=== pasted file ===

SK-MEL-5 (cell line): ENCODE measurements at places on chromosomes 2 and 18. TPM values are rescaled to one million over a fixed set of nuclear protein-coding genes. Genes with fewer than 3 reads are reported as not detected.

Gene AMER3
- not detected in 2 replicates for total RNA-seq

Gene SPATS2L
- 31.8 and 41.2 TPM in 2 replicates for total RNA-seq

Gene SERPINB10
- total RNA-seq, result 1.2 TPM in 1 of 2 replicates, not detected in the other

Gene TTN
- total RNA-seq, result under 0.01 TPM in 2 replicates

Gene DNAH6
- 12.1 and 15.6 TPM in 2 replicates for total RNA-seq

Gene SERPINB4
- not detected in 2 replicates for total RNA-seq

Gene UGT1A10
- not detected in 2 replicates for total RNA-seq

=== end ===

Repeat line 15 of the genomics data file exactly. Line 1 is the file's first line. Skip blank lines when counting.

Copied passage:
- not detected in 2 replicates for total RNA-seq